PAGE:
what is a bagan

What is a “Bagan”?

We see these fishing platforms everywhere in this part of the world, but what is a “bagan”? It was a while before we even knew what they were called (you may have heard us calling them ‘spider boats’ in our videos)! But we know a lot about them now, and have had a few conversations on board with the fishermen.

It was on the island of Sumbawa, Indonesia, where Jamie decided to document the “bagan” fishing process properly; it was his most challenging photography project to date.

what is a bagan

Bagan Platforms

Bagan fishing, involving the use of lights and nets arranged around a platform, is everywhere in Indonesia. While night-fishing with lights is an ancient practise, “bagans” are a relatively recent style of fishing. With the advent of high pressure paraffin lamps, and eventually electric lightbulbs, this method of fishing rapidly gained in popularity from the 1950s.

We see many types and sizes of bagans here, including formidable static structures that litter the Indonesian coastlines. But the one Jamie boarded is a long, thin wooden canoe-like boat with a shack and generator in the middle. Out-riggers run its full length on either side, suspended by two masts and a complex network of cables. They are not used for stabilising the boat, but for suspending the lights and nets.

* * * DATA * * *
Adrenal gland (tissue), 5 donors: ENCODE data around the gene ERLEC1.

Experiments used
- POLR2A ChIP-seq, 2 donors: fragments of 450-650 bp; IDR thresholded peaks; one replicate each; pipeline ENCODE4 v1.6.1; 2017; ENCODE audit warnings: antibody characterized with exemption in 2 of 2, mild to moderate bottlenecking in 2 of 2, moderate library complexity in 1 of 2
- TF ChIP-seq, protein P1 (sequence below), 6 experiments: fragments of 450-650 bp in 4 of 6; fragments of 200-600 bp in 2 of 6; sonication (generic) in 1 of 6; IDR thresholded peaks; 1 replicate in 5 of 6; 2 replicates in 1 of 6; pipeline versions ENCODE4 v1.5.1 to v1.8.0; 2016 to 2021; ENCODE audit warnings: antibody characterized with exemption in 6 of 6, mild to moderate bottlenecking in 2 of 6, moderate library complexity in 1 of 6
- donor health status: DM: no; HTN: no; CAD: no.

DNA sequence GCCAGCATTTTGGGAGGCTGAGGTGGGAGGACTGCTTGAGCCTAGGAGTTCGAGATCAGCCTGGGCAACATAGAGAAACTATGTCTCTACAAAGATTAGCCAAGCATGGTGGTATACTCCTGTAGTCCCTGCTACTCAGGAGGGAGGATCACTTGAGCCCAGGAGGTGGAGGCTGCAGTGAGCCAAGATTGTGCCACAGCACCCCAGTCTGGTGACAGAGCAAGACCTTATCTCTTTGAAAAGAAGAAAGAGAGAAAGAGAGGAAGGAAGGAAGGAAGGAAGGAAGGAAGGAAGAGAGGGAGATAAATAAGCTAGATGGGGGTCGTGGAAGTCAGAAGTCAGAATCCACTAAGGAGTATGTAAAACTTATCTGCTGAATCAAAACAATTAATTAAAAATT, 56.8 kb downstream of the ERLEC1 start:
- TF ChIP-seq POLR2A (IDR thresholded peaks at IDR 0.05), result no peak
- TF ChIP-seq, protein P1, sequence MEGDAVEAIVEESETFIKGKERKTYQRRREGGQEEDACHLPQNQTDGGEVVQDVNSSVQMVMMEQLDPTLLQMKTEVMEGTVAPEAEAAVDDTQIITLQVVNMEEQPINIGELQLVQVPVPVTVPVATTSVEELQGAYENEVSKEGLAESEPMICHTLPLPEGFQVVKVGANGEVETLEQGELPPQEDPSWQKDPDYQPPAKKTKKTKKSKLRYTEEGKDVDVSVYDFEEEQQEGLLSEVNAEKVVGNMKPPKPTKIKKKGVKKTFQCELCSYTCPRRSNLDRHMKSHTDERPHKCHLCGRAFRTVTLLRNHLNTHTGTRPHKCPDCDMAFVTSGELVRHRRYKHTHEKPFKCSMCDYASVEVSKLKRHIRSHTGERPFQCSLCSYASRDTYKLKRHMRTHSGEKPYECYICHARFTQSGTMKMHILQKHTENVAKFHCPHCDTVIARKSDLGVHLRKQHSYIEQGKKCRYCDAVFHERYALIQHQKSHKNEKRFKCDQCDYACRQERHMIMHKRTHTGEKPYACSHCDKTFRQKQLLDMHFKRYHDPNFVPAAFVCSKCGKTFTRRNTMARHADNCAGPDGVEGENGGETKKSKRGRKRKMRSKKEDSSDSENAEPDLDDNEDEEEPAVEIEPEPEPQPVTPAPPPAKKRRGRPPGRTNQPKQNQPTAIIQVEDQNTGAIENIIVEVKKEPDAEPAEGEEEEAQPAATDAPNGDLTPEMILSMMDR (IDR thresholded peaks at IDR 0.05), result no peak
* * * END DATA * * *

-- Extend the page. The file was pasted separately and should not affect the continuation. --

what is a bagan

The boat is prone to heeling, making a walk around the wonky structure of thin, wooden planks a little on the dangerous side. One of the crew explained that he has fallen in the water twice over the years. Occasionally, if the net gets wrapped around the prop, he has to get into the water to free it.

Bagan Crews

Jamie met the boat owner, Mastar (probably not his name, rather his position as “master” of the boat) and Rull, who has been working with Mastar for over 15 years. They were joined by crew mates Agus and Samsun.

what is a bagan

One Night on a Bagan

Just before sundown they arrive at the bagan by skiff. The first thing Rull does is empty the bilges of water before weighing the boat’s anchor, a large piece of concrete which he hoists by hand.

Although the boat remains in the bay of Ijuk, it is moved around depending on where they feel there is the most fish activity that day. Bagan fishing is only done at night and during the dark moon phases, which means feverish work for a few days each month.

The fish they catch is ikan teri, a small anchovy that’s most often dried and a staple in SE Asia.

In the fading light, the four crew scamper around the outriggers and prepare the net. Throughout the night the net is operated twice, lowered first at 7pm and raised at 10pm, and then again between 2am and 4am. The load on bagan nets varies, but many bagans stick to waterways with limited horizontal flow.

what is a bagan

With the net lowered, the generator is cranked up and the flood lights switched on. By projecting a light onto the surface of the water, the fishermen start a natural food chain reaction. Plankton is attracted to the light, which attracts fish to eat the plankton, and so on. The light also attracts crabs and other critters.